Unlike many other subprime lenders, NovaStar has yet to breach a debt covenant causing a default or requiring a waiver on a short-term financing agreement. Currently, the firm is at risk of violating a covenant on one of its lending arrangements, but it hasn't yet been violated. This agreement requires NovaStar to earn money in the trailing six-month period. After losing $14.4 million for the quarter ending Dec. 31, 2006, NovaStar would need to earn an equivalent amount or more in the first quarter of 2007, which it is unlikely to do. Even so, this may not mean the end for NovaStar--I think that it's likely that the company might not have any money borrowed against this credit facility right now, as it has the right to prepay any amount borrowed in this agreement. On Feb. 28, NovaStar completed a $1.9 billion securitization, replacing short-term lending with long-term financing and greatly reducing the loans funded with short-term agreements. Also in February, NovaStar significantly reduced its origination volumes to only $386 million from $740 million in January. Lower production volumes should allow NovaStar to avoid utilizing the agreement in question and might allow the firm to survive the liquidity crisis.
Instead of selling its loans to third parties, NovaStar securitizes the majority of its loan production--retaining a residual interest in a pool of mortgages. Because of this practice, the company faces a much lower risk of repurchase requirements due to early payment defaults. In 2006, NovaStar sold $2.2 billion worth of loans to third parties, while it securitized more than $6 billion. Due to this structural difference, I think NovaStar's fate will be decided by the long-term performance of its loans. If the loans perform well, NovaStar will continue to receive cash from residual interests in its securitizations.
Undoubtedly, delinquencies have soared over the past year. By our calculation, contractual loan delinquencies of 30 days or more measured 9.5% in NovaStar's securitizations in February, shocking when compared with the 3.9% delinquency rate in February a year ago. However, this elevated delinquency rate is still in line with the 1999-2002 period; in fact, during that difficult period, delinquencies peaked at 14.5% in 2000. NovaStar has tightened its underwriting standards to help turn the tide of the increasing delinquencies, and we might already be starting to see the effects from this tightening. Our calculations show that delinquencies on loans in NovaStar's securitizations fell to 8.8% in March from the February high. Moreover, 30- to 59-day delinquencies as a percentage of delinquencies fell from 2.2% to 1.7%. If the company can keep delinquencies in line with levels seen in previous tough times, it might bode well for NovaStar's survival.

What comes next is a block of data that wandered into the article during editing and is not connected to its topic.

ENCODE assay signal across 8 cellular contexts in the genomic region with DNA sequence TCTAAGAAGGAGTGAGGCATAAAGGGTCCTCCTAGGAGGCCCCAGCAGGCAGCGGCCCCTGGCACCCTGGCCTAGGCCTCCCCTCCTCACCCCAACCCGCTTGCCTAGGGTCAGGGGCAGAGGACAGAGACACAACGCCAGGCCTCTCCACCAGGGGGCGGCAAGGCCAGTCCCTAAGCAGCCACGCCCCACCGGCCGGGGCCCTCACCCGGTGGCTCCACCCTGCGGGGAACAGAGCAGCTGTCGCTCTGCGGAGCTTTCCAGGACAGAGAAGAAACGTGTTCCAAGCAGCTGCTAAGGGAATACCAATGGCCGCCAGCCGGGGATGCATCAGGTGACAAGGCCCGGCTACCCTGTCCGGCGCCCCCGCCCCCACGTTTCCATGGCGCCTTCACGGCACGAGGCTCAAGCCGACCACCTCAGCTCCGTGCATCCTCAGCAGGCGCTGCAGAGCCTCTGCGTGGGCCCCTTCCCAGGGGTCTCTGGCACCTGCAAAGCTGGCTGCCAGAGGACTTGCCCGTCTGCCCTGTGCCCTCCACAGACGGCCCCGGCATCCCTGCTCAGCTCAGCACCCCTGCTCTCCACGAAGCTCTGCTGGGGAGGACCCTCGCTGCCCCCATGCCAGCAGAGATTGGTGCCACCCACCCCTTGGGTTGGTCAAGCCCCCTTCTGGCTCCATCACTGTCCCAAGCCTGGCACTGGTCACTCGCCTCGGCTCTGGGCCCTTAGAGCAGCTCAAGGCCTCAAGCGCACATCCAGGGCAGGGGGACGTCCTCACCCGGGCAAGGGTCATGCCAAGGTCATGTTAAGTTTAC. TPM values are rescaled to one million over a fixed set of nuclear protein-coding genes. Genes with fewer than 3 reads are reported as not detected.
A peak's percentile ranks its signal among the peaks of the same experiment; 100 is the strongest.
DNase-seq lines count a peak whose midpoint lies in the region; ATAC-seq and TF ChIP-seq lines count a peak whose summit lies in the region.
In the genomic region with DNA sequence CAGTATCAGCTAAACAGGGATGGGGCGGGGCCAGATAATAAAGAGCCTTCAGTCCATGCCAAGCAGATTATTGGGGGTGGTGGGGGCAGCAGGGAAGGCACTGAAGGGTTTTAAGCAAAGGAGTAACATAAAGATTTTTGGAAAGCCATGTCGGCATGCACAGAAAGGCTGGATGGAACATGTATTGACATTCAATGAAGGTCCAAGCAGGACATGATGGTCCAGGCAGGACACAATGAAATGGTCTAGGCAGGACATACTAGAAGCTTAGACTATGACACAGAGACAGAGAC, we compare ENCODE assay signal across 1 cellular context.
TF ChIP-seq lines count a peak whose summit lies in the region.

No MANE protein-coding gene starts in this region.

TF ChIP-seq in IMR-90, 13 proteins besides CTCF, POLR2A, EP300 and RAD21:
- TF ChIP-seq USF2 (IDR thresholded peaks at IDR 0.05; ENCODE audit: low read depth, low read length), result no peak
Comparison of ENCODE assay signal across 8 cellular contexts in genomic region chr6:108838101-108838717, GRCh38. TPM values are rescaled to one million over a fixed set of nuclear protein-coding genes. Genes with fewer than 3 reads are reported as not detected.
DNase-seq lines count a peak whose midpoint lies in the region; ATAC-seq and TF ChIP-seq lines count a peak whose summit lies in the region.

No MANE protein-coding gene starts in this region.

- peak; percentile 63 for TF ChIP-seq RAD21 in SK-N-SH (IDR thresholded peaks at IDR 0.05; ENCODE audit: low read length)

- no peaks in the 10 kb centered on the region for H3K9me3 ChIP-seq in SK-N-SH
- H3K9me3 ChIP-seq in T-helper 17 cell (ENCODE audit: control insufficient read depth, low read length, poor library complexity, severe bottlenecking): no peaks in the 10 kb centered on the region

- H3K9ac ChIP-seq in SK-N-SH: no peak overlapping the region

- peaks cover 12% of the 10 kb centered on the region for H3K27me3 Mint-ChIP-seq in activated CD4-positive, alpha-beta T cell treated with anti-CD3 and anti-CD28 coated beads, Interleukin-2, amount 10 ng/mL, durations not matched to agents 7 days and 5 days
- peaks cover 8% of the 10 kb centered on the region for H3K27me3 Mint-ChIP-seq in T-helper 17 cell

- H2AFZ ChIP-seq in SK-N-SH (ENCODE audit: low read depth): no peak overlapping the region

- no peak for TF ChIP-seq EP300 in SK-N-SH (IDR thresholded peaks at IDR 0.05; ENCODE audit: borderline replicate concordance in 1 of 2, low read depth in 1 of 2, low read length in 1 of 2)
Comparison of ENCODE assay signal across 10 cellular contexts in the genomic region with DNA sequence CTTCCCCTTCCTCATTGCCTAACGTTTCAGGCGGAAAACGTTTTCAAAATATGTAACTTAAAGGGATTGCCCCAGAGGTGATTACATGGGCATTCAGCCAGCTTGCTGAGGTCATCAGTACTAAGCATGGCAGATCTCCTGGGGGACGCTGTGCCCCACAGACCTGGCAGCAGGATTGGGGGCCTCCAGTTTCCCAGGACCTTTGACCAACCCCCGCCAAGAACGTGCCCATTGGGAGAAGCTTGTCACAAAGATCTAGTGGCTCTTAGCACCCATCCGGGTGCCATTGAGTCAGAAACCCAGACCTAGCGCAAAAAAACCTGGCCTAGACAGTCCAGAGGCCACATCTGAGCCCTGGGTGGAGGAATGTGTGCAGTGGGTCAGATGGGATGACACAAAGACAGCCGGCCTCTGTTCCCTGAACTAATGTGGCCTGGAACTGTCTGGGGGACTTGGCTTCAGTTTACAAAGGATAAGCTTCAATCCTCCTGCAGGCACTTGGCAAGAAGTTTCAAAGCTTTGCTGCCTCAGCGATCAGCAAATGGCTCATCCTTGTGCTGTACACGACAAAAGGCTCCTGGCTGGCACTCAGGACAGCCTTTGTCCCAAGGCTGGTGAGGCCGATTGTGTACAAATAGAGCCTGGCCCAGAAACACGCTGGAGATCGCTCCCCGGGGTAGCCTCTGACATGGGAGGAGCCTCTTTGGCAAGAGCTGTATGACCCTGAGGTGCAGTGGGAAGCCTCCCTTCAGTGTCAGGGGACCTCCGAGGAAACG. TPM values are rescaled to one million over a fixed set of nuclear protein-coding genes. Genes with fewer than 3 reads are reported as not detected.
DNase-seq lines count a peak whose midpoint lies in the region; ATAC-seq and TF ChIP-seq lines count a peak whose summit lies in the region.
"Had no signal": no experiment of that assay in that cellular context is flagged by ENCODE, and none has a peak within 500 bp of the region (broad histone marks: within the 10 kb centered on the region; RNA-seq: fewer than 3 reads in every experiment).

Although tighter underwriting is important to NovaStar's survival, the strength of the real estate market is critical. If real estate recovers, the prospects for NovaStar might be bright. While real estate could be in for a bumpy ride in the next few years, we recently saw one positive sign of stabilization in home prices. According to the National Association of Realtors, the median sale price for existing homes increased from $210,900 in January to $212,800 in February. Although the improvement was slight (and prices were still well below the $221,600 median level in December), if this trend continues, borrowers might once again be able to sell or refinance their homes to alleviate financial difficulty. March's existing home sales data will be published April 24, and we will be watching closely. If the ramifications from the shake-out in subprime are relatively contained and the real estate market is not depressed for years, NovaStar has a fighting chance of long-term survival. Subprime lenders have demonstrated their ability to earn money. While their loan portfolios may have high delinquency rates today, these loans are ultimately backed by hard assets--houses. If real estate does not collapse, subprimes still retain a good percentage of the initial loan value, even in default.
We have recently seen a number of large institutional investors moving into the subprime space, and the industry is likely to evolve rather than simply go away. The question is whether there will be a place for NovaStar.
Ryan Lentell does not own (actual or beneficial) shares in any of the securities mentioned above. Find out about Morningstar’s editorial policies.